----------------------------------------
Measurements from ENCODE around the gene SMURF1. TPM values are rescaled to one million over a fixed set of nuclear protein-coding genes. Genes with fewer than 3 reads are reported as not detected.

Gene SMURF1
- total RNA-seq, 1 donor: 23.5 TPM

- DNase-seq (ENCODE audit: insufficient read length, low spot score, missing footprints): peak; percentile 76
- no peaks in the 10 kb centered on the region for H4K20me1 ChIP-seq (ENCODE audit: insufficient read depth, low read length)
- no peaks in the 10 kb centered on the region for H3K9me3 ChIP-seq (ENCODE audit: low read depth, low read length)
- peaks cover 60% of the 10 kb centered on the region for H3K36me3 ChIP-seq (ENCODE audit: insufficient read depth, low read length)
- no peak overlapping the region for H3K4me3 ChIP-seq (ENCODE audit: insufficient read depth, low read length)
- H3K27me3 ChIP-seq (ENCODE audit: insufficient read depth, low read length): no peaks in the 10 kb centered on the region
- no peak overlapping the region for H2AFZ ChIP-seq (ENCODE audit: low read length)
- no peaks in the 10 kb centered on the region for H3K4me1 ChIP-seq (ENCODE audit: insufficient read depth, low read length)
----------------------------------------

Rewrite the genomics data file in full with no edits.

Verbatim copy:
Measurements from ENCODE around the gene SMURF1. TPM values are rescaled to one million over a fixed set of nuclear protein-coding genes. Genes with fewer than 3 reads are reported as not detected.

Gene SMURF1
- total RNA-seq, 1 donor: 23.5 TPM

- DNase-seq (ENCODE audit: insufficient read length, low spot score, missing footprints): peak; percentile 76
- no peaks in the 10 kb centered on the region for H4K20me1 ChIP-seq (ENCODE audit: insufficient read depth, low read length)
- no peaks in the 10 kb centered on the region for H3K9me3 ChIP-seq (ENCODE audit: low read depth, low read length)
- peaks cover 60% of the 10 kb centered on the region for H3K36me3 ChIP-seq (ENCODE audit: insufficient read depth, low read length)
- no peak overlapping the region for H3K4me3 ChIP-seq (ENCODE audit: insufficient read depth, low read length)
- H3K27me3 ChIP-seq (ENCODE audit: insufficient read depth, low read length): no peaks in the 10 kb centered on the region
- no peak overlapping the region for H2AFZ ChIP-seq (ENCODE audit: low read length)
- no peaks in the 10 kb centered on the region for H3K4me1 ChIP-seq (ENCODE audit: insufficient read depth, low read length)